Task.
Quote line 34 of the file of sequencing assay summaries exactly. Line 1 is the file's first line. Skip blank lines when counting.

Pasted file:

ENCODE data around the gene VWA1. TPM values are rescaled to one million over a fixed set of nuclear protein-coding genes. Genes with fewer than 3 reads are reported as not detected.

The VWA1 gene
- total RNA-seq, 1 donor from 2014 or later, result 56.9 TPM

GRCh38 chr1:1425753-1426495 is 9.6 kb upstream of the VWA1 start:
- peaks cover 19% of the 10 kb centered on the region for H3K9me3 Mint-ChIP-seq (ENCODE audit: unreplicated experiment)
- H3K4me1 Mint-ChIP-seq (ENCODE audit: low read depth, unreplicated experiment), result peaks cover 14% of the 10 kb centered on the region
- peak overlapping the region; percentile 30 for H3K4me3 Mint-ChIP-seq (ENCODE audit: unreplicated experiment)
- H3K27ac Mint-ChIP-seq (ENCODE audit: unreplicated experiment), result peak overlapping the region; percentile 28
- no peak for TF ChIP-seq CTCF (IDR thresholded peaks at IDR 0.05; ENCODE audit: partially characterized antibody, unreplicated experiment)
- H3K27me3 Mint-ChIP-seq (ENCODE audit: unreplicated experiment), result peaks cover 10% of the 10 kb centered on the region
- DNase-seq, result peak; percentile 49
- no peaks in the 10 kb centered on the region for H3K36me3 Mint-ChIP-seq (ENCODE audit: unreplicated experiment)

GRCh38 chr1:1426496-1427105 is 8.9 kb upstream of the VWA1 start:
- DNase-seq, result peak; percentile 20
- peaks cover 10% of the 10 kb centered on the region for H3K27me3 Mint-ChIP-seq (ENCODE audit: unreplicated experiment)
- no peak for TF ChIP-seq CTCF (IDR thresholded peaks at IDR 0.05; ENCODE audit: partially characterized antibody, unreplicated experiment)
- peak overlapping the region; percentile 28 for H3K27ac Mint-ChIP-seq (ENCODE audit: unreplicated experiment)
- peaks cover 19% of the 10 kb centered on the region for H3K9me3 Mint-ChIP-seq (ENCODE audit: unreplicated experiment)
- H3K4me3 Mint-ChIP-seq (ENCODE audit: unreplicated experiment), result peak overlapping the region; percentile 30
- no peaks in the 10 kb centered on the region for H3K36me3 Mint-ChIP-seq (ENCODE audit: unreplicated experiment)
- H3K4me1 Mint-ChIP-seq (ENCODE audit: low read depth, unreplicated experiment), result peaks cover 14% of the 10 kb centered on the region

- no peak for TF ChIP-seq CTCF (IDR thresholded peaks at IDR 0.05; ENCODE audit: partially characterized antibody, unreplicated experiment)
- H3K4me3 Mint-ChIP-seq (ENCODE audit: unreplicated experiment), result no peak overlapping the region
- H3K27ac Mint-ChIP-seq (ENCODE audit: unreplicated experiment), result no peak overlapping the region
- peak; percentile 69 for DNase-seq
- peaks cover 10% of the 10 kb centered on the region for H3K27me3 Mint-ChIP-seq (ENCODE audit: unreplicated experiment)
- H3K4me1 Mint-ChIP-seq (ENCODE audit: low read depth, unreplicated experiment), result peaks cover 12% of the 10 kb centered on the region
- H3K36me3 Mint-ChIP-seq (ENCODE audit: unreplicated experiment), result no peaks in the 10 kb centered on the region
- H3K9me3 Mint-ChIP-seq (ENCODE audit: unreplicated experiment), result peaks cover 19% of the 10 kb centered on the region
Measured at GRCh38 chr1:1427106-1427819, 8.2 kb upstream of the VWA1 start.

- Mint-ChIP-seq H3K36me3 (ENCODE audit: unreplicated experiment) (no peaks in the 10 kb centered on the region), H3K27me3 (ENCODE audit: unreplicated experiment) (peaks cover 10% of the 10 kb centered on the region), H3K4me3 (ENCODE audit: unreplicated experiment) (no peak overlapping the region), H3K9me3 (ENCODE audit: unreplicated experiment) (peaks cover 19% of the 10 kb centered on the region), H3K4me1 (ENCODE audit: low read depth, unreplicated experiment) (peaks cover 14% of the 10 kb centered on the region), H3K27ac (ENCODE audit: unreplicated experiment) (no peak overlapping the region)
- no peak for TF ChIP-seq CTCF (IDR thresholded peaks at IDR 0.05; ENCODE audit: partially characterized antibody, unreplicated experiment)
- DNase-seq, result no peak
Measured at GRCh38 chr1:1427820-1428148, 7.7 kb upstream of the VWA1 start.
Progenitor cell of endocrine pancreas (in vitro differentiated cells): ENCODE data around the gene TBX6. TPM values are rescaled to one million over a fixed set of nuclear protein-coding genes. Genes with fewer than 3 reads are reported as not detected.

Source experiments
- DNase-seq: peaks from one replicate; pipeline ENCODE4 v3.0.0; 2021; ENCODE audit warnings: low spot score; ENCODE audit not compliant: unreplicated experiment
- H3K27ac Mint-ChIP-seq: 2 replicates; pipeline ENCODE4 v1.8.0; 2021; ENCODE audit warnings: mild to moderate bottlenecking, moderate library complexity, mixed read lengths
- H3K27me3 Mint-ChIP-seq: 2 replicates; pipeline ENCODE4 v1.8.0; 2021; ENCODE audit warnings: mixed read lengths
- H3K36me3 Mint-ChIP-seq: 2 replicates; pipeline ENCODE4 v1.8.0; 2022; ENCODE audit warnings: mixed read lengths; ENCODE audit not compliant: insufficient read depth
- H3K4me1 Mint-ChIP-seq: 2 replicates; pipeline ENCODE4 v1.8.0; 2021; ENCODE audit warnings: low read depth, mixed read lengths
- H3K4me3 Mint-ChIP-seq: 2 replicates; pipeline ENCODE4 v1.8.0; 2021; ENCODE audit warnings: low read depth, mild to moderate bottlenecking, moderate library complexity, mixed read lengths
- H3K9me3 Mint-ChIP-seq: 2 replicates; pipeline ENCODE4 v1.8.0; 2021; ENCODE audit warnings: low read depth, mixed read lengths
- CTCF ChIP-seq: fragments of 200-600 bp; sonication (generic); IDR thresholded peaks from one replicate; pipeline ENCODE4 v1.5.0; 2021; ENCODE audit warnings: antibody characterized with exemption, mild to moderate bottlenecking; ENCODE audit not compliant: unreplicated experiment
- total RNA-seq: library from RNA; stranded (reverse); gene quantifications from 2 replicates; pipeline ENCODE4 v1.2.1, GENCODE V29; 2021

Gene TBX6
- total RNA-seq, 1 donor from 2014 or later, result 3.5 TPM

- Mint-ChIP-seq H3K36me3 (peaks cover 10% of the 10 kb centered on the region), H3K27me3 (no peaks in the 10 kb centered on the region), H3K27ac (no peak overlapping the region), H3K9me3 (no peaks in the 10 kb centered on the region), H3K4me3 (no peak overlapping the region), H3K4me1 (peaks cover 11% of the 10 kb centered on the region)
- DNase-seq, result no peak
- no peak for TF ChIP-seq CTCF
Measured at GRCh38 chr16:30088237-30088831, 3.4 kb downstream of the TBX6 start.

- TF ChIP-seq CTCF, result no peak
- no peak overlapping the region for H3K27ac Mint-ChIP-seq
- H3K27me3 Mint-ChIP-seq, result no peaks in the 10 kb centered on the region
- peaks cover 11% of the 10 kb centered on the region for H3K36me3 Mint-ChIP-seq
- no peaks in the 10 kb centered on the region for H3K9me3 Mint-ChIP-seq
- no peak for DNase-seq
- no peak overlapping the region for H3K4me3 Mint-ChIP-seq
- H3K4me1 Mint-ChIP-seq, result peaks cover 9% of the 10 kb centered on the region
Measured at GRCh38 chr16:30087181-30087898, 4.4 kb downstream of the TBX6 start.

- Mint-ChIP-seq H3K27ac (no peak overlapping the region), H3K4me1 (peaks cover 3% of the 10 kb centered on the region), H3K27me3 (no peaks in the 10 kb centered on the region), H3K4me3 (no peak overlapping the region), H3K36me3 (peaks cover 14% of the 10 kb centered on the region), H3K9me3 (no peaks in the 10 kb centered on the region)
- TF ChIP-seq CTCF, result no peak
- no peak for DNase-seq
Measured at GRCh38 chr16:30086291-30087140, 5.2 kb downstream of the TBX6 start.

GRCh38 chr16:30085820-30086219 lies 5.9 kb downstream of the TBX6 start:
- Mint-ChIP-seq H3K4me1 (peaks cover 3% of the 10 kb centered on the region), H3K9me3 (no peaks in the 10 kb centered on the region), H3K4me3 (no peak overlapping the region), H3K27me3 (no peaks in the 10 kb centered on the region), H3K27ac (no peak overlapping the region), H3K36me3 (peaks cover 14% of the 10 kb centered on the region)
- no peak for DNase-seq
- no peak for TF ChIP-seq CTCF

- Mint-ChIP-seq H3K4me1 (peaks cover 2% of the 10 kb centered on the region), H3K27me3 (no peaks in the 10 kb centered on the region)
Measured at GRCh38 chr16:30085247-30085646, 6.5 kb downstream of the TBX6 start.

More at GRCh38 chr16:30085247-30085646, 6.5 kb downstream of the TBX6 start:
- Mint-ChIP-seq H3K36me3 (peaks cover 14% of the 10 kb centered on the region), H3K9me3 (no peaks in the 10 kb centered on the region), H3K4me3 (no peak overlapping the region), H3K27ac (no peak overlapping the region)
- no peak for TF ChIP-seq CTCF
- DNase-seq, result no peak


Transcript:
Measured at GRCh38 chr1:1427820-1428148, 7.7 kb upstream of the VWA1 start.